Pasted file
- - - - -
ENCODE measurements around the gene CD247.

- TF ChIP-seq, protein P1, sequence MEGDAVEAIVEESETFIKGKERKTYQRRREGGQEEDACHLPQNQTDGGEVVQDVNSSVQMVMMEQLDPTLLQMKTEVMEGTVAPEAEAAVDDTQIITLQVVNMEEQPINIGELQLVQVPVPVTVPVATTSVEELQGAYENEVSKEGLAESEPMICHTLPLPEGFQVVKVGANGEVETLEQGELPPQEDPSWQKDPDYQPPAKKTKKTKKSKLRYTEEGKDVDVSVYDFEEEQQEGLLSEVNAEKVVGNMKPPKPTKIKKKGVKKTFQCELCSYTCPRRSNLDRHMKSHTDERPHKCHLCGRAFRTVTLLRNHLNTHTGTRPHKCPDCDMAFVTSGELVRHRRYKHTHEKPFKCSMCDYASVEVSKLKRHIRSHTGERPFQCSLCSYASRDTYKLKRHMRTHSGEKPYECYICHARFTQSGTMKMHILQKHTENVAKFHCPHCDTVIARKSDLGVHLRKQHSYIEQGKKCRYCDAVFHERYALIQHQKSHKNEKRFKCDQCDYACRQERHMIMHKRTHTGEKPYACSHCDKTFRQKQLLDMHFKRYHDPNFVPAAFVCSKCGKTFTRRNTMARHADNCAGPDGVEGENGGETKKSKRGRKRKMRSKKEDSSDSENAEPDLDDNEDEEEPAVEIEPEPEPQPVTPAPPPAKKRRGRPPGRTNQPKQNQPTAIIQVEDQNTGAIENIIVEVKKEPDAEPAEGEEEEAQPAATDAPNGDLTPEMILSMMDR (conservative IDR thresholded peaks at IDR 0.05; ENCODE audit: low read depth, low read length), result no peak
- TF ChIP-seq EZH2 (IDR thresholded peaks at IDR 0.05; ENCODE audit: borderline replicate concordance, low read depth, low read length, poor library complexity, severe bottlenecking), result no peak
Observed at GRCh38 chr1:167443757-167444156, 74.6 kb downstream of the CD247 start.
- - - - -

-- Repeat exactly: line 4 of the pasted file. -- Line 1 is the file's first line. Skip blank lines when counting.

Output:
Observed at GRCh38 chr1:167443757-167444156, 74.6 kb downstream of the CD247 start.